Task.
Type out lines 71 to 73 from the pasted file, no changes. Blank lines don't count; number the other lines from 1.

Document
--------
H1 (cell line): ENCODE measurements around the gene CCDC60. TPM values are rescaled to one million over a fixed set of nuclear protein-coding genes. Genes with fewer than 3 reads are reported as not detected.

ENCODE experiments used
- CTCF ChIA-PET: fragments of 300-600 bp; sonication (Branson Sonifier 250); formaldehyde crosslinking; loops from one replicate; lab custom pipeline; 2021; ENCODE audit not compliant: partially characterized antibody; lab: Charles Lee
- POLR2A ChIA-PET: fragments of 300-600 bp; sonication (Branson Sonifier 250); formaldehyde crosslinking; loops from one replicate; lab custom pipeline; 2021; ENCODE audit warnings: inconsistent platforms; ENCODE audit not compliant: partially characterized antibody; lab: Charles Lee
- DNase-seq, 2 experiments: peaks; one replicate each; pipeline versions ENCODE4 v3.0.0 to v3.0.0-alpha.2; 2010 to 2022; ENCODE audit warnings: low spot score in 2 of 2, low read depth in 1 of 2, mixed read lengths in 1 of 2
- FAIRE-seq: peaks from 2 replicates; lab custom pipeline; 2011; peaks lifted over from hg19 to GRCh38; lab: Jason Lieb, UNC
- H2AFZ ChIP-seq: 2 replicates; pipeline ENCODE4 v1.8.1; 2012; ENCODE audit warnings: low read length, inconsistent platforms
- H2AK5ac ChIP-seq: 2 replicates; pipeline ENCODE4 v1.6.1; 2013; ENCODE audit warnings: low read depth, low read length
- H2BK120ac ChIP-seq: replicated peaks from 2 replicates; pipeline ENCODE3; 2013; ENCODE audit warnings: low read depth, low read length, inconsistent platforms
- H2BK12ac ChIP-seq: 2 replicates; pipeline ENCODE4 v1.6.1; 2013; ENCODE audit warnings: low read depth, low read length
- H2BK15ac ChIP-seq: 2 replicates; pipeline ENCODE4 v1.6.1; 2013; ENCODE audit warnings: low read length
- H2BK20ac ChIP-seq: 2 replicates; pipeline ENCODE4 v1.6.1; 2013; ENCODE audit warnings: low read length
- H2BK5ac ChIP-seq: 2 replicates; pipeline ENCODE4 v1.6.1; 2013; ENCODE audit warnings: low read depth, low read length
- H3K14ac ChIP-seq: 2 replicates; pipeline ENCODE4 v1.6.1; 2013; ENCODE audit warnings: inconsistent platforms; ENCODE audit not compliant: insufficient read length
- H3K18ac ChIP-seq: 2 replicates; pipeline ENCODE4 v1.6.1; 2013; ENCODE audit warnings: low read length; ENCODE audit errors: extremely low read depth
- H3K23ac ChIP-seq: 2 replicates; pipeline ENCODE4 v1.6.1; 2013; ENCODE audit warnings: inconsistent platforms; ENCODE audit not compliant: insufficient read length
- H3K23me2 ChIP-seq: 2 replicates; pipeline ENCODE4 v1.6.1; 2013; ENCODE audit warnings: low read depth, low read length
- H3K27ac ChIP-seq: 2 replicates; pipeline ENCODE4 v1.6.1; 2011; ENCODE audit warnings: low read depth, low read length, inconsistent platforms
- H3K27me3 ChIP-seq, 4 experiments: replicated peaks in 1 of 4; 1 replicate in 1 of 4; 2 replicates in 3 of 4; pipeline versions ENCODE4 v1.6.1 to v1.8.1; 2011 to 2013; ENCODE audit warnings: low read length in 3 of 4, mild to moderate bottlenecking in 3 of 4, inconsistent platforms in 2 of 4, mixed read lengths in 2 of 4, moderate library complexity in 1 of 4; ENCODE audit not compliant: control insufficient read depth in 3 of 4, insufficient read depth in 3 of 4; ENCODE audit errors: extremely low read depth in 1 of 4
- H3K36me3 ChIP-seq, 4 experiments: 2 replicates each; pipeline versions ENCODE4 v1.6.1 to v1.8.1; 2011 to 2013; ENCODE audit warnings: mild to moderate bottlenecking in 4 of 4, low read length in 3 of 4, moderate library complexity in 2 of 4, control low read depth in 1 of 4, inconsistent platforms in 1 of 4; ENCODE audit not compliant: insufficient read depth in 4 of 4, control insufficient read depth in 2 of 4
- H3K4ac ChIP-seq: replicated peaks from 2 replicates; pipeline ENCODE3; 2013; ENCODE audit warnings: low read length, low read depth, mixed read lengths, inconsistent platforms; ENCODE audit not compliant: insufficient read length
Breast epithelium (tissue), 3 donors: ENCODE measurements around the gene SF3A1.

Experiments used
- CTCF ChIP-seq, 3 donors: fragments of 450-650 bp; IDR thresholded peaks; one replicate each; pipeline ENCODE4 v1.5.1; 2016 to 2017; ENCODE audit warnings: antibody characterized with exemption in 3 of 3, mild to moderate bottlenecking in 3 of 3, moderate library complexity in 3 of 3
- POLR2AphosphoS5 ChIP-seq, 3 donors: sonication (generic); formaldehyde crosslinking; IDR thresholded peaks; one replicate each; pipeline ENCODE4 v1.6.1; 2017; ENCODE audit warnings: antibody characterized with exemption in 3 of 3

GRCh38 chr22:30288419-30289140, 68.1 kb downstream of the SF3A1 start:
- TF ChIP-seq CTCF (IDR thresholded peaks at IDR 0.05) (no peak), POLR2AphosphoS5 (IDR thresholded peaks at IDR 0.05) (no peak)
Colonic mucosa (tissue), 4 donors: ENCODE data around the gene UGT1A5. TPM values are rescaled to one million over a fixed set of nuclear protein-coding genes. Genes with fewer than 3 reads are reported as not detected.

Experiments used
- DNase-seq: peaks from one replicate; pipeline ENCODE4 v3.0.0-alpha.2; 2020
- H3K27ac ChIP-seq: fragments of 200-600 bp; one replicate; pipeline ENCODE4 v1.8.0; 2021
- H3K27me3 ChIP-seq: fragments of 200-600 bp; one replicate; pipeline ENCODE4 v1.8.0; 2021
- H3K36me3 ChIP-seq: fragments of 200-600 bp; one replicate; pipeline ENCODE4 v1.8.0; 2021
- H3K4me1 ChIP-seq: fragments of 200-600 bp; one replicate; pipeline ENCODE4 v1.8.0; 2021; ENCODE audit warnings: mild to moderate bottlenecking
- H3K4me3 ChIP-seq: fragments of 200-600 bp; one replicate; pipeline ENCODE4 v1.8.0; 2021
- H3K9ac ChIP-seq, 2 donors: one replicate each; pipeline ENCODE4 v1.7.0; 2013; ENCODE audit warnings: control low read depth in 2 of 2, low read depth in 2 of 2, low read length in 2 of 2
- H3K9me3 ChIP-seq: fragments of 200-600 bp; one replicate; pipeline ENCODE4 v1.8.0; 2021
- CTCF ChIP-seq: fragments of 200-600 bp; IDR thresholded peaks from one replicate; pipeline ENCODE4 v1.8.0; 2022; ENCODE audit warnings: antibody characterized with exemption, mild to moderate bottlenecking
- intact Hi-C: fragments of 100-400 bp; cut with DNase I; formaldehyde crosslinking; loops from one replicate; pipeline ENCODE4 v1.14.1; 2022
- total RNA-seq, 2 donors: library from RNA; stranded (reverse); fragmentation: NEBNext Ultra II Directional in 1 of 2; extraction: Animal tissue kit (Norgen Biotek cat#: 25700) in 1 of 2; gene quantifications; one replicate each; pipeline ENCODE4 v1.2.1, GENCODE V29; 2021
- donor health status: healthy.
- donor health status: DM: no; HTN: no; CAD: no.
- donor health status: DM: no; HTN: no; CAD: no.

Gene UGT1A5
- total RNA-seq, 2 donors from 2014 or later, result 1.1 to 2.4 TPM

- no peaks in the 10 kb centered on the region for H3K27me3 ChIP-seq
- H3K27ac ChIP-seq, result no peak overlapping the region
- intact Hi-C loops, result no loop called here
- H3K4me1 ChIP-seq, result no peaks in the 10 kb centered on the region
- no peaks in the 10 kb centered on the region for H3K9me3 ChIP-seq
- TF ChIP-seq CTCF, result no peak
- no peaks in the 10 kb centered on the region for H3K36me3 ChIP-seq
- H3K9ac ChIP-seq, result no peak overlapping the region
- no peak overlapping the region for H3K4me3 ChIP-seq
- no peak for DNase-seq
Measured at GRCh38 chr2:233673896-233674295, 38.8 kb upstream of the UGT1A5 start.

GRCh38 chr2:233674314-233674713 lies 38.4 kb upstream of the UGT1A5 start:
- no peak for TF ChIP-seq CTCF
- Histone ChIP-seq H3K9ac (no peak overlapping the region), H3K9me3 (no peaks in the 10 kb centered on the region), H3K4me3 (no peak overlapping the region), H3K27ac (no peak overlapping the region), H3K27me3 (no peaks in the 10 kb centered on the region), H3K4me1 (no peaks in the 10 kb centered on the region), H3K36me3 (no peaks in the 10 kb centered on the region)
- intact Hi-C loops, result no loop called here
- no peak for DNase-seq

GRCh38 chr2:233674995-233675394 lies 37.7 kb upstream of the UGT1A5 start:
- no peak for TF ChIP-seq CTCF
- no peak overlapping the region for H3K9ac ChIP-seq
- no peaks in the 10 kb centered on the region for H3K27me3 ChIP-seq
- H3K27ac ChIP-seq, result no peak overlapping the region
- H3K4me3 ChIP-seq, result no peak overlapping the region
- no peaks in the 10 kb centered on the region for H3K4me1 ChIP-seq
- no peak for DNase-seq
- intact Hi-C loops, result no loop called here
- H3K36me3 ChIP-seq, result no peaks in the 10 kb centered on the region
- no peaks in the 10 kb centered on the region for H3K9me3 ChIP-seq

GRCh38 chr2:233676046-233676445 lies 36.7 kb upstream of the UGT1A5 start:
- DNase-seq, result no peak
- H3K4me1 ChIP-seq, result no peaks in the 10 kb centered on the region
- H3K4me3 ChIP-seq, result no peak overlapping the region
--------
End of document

- H3K36me3 ChIP-seq, result no peaks in the 10 kb centered on the region
- no peaks in the 10 kb centered on the region for H3K9me3 ChIP-seq

GRCh38 chr2:233676046-233676445 lies 36.7 kb upstream of the UGT1A5 start: